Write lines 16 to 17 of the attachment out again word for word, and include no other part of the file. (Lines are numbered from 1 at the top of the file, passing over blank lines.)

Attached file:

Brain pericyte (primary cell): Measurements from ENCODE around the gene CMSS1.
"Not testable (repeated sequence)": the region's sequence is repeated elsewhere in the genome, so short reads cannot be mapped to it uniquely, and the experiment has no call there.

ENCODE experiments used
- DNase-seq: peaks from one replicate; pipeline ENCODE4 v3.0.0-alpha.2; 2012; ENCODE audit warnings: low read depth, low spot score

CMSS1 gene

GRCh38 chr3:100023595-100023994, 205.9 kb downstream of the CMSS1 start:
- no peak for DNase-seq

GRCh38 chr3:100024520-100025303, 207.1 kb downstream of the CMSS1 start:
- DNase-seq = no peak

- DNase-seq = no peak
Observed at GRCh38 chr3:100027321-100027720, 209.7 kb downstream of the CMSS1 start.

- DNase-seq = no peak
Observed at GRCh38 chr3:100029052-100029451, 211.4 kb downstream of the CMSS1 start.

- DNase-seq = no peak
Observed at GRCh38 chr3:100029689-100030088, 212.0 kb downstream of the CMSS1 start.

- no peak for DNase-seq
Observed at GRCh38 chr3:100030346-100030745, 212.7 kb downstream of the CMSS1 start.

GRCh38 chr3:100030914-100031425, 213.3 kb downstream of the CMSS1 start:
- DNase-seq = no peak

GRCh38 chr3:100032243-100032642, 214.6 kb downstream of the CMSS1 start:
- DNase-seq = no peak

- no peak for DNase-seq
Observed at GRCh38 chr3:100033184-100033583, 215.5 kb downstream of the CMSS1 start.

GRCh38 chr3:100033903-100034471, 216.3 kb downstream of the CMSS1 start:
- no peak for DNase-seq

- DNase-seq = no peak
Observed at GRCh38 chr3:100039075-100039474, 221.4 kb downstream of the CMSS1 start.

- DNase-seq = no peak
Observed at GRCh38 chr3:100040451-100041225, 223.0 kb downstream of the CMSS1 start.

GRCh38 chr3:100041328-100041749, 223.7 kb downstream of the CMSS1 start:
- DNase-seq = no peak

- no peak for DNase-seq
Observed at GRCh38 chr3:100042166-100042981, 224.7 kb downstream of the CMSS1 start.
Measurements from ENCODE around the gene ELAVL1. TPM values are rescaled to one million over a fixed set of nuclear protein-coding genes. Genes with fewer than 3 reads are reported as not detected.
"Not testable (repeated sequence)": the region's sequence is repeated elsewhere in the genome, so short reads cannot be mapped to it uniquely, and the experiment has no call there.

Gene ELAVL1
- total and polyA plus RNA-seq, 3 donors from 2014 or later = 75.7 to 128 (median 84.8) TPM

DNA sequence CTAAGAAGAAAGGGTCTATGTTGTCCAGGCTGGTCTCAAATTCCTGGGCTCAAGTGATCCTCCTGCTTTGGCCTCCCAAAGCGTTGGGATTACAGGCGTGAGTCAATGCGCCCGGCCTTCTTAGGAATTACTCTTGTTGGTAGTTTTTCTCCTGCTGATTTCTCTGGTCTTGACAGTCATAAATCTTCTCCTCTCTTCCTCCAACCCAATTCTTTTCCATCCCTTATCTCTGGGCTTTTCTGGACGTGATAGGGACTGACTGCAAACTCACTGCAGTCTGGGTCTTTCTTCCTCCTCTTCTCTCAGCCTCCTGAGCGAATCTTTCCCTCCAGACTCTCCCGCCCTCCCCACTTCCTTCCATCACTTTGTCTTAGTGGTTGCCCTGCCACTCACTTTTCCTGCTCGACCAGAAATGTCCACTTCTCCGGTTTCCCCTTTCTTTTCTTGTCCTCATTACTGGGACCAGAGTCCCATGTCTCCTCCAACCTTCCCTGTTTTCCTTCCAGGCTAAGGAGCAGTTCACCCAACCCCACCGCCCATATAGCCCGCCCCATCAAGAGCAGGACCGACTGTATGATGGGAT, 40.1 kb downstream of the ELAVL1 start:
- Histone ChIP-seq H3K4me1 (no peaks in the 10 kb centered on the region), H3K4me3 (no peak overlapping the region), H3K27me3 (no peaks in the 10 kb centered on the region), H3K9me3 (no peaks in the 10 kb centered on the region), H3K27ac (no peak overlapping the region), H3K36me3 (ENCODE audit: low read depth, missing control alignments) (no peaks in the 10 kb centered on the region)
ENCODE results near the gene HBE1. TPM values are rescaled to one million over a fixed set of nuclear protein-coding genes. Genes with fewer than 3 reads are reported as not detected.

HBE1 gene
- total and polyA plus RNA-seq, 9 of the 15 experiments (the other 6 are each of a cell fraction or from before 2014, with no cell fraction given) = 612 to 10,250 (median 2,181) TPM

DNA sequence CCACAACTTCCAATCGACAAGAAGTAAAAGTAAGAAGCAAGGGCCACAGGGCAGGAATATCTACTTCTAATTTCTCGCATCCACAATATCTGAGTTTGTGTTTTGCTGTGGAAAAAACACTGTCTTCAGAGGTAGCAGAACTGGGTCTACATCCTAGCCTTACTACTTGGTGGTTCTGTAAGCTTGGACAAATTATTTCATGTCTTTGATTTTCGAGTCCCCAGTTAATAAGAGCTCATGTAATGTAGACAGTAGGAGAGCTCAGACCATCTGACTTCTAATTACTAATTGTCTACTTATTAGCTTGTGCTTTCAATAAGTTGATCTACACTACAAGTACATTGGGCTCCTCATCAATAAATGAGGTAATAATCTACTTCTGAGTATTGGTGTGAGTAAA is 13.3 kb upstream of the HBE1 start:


- no peak for DNase-seq
Observed at GRCh38 chr3:100030346-100030745, 212.7 kb downstream of the CMSS1 start.